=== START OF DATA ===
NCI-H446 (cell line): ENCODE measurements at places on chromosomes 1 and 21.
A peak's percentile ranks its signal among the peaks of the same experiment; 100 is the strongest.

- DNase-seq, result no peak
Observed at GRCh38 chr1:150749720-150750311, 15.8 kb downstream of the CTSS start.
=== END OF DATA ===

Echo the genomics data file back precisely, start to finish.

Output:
NCI-H446 (cell line): ENCODE measurements at places on chromosomes 1 and 21.
A peak's percentile ranks its signal among the peaks of the same experiment; 100 is the strongest.

- DNase-seq, result no peak
Observed at GRCh38 chr1:150749720-150750311, 15.8 kb downstream of the CTSS start.